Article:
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ill that if God had not taken care of him and restrained Laban's anger, he would have taken all that he had away from him.

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19. What did Laban say to these words? He could make no answer, but desired that an agreement might be made: that in future they would do each other no harm.

20. Did Jacob agree to this? Yes, and the next morning Laban kissed his daughters and their children, and blessed them and returned unto his place.

V. PRACTICAL ADDRESS.

Let all uncles and nephews, attend to the particulars that are here related of Jacob and Laban. Uncles ought not to treat their ne phews hardly when they come to them in distress. If they have done that which is wrong, let them tell them of it kindly, and, belave to them in the same manner, while they remain at their houses. How many poor nephews have reason to complain of the unkind treament they meet with, from hard hearted miserly old uncles. What do their riches profit them if they do no good with them. Jacob's employment was that of keeping sheep. Let every Shepherd act in the same upright manner.

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Jacob

could

could say, "The rams of thy flock have I not eaten. That which was torn of beasts I brought not unto thee. I bare the loss of it. In the day I was scorched by the sun, parched with thirst, and weary and fatigued. Yet I watched also in the night, and many a time have I been pinched with cold. I slept not, but watched thy flocks, lest any harm should come to them." He was careful that none of Laban's flocks should suffer by his neglect. He was honest and did not take that which was not his own, no, not even for food. He watched in all weathers and patiently suffered both heat and cold. Laban was not only an unkind uncle, but a bad master. He changed Jacob's wages ten times in the course of five years. Every - time he did this, he expected that Jacob would lose, and that he would gain by the change, but it was not so. He was unjust in requiring Jacob to make good that which was injured or lost, not by carelessness and neglect, but by accident. Such had been Laban's conduct to Jacob that he dare not tell him when he was going away, for fear he should take from him his wives and his cattle by force. How unkindly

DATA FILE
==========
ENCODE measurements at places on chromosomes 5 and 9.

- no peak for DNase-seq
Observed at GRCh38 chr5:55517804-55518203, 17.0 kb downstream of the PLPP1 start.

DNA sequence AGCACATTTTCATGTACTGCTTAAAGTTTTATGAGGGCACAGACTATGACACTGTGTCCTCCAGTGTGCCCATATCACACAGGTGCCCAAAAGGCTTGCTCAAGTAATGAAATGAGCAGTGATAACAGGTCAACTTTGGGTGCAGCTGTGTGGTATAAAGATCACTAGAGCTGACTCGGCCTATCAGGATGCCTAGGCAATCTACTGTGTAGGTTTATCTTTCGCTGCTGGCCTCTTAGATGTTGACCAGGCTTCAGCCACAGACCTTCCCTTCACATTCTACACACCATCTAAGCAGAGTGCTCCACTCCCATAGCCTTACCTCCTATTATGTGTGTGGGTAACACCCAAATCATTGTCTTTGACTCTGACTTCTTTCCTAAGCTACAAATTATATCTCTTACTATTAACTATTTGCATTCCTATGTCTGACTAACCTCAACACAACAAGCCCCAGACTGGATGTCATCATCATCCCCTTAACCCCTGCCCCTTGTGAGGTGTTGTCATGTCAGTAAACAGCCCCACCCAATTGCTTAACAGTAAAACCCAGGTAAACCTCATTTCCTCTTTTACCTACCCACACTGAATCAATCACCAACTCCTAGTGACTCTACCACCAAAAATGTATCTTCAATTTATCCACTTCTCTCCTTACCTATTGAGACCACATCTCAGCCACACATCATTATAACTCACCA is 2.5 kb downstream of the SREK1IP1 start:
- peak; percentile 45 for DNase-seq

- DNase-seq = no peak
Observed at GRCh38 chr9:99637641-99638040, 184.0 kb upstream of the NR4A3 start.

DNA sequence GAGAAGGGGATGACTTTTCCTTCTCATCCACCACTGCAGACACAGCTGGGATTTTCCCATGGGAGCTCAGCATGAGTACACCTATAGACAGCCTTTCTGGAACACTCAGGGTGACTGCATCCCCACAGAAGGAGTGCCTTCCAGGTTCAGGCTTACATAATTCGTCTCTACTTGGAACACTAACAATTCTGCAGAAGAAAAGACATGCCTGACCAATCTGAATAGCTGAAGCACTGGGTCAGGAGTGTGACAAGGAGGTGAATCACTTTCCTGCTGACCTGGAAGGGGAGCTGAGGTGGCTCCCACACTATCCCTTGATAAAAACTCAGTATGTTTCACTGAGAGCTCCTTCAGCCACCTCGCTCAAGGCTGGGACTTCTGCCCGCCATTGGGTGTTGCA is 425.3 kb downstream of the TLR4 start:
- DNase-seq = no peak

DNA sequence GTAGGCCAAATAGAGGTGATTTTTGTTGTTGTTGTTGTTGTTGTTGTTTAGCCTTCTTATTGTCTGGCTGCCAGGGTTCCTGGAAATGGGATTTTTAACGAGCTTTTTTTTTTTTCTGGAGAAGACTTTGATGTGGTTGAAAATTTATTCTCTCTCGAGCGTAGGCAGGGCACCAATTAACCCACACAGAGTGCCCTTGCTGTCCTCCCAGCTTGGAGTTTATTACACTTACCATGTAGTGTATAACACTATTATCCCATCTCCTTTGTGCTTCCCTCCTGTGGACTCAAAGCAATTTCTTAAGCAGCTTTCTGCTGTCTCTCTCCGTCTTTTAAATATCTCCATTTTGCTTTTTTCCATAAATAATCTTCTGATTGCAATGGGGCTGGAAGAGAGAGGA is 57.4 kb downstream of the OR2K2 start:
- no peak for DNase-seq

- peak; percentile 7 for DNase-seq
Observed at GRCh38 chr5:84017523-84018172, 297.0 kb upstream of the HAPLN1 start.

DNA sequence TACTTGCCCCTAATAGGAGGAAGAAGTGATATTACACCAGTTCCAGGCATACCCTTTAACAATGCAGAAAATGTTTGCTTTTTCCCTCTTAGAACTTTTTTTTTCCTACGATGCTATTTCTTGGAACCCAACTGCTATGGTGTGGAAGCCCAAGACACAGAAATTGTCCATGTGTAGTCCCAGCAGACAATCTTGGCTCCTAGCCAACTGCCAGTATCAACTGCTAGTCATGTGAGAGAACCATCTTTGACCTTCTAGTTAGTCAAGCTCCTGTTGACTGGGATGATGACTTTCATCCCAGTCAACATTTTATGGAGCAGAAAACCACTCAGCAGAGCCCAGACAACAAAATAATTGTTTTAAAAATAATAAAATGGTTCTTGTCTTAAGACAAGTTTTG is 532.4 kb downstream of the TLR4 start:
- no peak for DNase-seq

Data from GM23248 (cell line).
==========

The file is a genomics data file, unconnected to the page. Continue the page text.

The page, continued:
did Laban belave to his daughters in selling them like slaves. There are many fathers like Laban; they do not care who they give their daughters to, if they are but RICH, But if there is no love, no affection, how can there be any happiness. Never endeavour to impose on any one, the cheat will be found out sooner or later. Therefore always act with candour and sincerity. Jacob was a man of peace, and though Laban was in the wrong and had greatly injured Jacob, yet he is very ready to overlook ali and to promise in the most sacied and solemn manner, that he would not at any future period, do any harm either to Laban or his children. Let all Nephews act like Jacob. Let all Uncles avoid the conduct and disposition of Laban.

HYMN.

A HYMN.

Jacob and Laban.

IN Laban's character behold

A man who loves his flocks and gold,
He cheats his nephew, gives him Leah,
And chang'd his wages twice a year.

But Jacob's God doth Jacob pay,
And Laban dare not take away,
Those flocks which Jacob's God had given,
The blessing of the God of heav'n.
His daughters Laban basely sold,
And their own portion did withhold;
They cheerfully consent to leave
A Father who no blessing gave.

[Let all who lead a Shepherd's life
Far from the scenes of noise and strife,
Employ their time like Israel's king,
The praises of their God to sing.]
Like Jacob let them watchful prove,
Nor let their sheep or lambkins rove,
Like his may all their cattle thrive,
Like him do not them over drive.

O may it be your joy to share
Jesus, the tender shepherd's care,
And when your days on earth are told,
You shall be gather'd to his fold.

R. M,

LECTURE

LECTURE XXXI.

JACOB'S RETURN.

GEN. 32. 1. And Jacob went on his way, and the Angels of God met him.

AFTER Laban had departed to his place, we find that Jacob proceeded on his way towards the land of Canaan. Of Laban we hear no more, and it is much to be feared that his posterity were worshippers of Idols. They might retain a knowledge of the true God for a time, but by continually mixing with the Heathen around them, and practising the rites and ceremonies of the country. They lost it entirely they changed the glory of the incorruptible God, into an image made like to corruptible man, and as they did not like to retain God in their knowledge, God gave them over to a reprobate mind; Who having changed the truth of God into a lie, worshipped and served the creature more than the Creator. Some say that Balaam the soothsayer was a descendant of Laban; if so, he followed the example of Laban, and though he did not entirely disown the true and

living

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